Knee Pre-Op Exercises
Patients who maximize leg strength prior to surgery increase the rate at which they regain function post-operatively. The number of hours spent in post-operative rehab can be decreased by taking time to exercise before surgery. Physical preparedness also has a positive effect on mental coping following the procedure. Perform exercises two to three times per day and strengthen both legs. Avoid motions that result in sharp pain. Maintain breathing at a consistent rate.
In a comfortable position, bend your ankles so that your toes alternate between pointing up toward your body and down away from your body. Repeat the motion 10 times. It is beneficial to develop a habit of performing this motion several times a day. This not only helps strengthen the lower legs, but increases circulation to decrease swelling and the risk of blood clots following surgery.
While lying on your back or in a reclined position with leg supported, tighten your thigh muscle. It may be helpful to place a rolled washcloth or hand towel behind your knee and concentrate on flattening it. Press the back of knee downward and hold for five seconds. Repeat 10 times.
Straight Leg Raises
While lying on your back, bend one knee and place the foot flat on the support surface. This stabilizes your body and minimizes the strain on your back while you exercise the opposite leg. Straighten the knee you are exercising. Keeping the leg straight with kneecap and big toe pointing toward the ceiling, slowly lift the leg until the heel is about 12 inches above the support surface. Lower the leg back down to the support surface slowly. Repeat 10 times.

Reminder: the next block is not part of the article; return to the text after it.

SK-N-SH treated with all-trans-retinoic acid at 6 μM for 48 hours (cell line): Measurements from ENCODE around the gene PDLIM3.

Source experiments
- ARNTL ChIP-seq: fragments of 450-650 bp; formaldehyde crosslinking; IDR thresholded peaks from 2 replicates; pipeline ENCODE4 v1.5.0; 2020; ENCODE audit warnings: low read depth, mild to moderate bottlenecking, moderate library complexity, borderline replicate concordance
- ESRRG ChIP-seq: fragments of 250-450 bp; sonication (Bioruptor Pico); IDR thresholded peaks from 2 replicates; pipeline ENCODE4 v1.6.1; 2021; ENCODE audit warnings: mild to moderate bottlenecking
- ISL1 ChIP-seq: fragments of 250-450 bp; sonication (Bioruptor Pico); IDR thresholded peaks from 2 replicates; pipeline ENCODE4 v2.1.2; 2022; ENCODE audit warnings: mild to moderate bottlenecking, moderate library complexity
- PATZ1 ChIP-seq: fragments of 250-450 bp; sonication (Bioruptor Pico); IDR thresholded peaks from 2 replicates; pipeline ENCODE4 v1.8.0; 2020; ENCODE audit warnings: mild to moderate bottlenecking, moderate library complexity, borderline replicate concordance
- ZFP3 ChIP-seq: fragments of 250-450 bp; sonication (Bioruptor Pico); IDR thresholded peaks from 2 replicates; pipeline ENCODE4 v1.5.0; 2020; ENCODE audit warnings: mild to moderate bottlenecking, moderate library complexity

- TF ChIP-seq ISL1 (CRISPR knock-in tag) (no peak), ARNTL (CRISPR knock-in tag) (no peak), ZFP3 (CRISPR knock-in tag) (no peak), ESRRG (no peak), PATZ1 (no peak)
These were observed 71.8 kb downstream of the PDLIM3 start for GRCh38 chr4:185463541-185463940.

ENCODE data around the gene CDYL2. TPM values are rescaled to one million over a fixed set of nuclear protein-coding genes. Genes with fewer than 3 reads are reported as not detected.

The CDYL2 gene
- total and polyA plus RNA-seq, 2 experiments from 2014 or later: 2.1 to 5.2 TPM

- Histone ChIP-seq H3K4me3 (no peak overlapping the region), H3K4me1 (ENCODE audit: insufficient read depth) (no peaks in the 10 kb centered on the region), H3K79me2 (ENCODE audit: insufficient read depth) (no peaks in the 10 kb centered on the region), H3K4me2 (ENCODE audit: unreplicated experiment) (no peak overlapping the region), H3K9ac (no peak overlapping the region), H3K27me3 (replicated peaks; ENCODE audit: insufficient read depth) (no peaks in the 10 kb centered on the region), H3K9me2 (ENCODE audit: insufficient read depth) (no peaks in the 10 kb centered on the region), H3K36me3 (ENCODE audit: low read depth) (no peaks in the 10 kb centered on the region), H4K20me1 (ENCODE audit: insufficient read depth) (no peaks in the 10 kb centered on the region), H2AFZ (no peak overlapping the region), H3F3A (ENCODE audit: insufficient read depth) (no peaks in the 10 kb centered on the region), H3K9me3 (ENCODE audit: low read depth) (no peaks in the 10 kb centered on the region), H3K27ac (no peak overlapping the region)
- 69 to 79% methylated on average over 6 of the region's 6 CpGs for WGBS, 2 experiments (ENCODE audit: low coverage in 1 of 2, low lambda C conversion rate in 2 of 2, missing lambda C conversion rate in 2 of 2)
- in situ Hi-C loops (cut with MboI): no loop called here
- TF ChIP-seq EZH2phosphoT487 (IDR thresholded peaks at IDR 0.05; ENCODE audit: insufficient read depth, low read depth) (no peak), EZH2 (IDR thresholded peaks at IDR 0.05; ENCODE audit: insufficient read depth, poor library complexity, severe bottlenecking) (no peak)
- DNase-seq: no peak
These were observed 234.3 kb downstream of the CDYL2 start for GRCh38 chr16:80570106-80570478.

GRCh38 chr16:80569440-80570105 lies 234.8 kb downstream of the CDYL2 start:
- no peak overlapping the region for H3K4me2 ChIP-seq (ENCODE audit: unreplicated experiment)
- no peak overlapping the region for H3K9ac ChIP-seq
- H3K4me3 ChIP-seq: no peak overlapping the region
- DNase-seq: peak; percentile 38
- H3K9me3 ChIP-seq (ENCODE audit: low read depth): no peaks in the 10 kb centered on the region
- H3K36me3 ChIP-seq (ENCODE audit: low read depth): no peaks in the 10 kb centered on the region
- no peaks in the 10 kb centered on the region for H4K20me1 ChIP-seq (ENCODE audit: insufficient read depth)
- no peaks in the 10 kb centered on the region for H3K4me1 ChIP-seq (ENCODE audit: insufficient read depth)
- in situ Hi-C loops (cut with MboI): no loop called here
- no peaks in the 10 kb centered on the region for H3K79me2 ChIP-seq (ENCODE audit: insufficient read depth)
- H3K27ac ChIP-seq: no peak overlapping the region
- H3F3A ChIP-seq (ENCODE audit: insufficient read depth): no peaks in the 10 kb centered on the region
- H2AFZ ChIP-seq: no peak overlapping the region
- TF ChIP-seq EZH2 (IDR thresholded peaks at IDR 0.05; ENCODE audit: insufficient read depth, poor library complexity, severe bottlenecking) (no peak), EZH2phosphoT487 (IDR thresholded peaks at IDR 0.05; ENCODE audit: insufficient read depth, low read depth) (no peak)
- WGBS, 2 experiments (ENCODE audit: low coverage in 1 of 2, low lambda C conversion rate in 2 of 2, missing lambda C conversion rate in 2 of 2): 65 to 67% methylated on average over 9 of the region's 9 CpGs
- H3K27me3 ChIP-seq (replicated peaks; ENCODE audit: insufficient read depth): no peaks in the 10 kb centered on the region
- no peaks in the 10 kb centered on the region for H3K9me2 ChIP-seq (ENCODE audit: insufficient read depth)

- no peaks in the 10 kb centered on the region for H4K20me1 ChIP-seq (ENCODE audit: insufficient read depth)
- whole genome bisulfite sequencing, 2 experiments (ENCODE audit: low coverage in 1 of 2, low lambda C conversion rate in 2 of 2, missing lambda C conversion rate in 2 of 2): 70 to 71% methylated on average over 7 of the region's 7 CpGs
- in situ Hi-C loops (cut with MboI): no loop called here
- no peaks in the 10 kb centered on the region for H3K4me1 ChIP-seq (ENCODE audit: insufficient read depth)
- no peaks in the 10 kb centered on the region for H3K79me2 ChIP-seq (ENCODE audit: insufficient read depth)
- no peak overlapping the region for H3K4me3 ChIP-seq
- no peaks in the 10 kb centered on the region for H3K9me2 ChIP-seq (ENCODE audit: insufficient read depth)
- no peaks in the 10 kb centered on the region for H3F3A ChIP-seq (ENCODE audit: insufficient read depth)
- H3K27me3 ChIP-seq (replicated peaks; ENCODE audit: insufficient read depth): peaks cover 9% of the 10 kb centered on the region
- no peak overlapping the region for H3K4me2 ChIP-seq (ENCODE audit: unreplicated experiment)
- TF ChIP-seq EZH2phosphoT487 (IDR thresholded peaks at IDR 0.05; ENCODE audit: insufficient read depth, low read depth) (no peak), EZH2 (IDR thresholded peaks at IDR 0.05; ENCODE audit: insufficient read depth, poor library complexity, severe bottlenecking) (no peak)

Lie on your side. Bend the bottom leg for your comfort and to help with balance. Keeping the top leg straight, lift it up toward the ceiling about 12 inches and lower it with control, like a scissor slowly opening and closing. Repeat 10 times.
Sit upright with both feet on the floor. In a motion similar to kicking, slowly straighten your knee as much as possible, then slowly lower the foot to the floor. Repeat 10 times.
Stand with your hands supported on a counter or the back of a chair. Lift one foot off the floor, bending the knee and bringing the foot upward toward your buttocks as far as possible. Slowly lower the foot back down to the floor. Repeat 10 times.
Participate in low-impact aerobic and strengthening activities such as walking, bicycling, and swimming as tolerated and as supported by your physician. This maximizes your overall level of fitness and keeps the knee joint moving through its available range of motion.
Stephenie Labandz is a physical therapist currently specializing in pediatrics. She received her Master of Physical Therapy degree in 2002 and her Doctor of Physical Therapy degree in 2009, both from the College of St. Catherine in St. Paul, Minn.